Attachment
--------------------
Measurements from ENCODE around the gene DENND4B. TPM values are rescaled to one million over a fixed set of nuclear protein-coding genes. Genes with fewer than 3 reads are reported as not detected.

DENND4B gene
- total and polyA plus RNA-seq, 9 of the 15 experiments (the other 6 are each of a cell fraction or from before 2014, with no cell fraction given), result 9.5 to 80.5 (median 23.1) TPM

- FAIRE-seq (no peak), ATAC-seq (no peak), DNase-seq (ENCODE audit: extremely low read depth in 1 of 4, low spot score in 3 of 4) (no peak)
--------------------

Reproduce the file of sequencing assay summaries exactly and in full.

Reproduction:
Measurements from ENCODE around the gene DENND4B. TPM values are rescaled to one million over a fixed set of nuclear protein-coding genes. Genes with fewer than 3 reads are reported as not detected.

DENND4B gene
- total and polyA plus RNA-seq, 9 of the 15 experiments (the other 6 are each of a cell fraction or from before 2014, with no cell fraction given), result 9.5 to 80.5 (median 23.1) TPM

- FAIRE-seq (no peak), ATAC-seq (no peak), DNase-seq (ENCODE audit: extremely low read depth in 1 of 4, low spot score in 3 of 4) (no peak)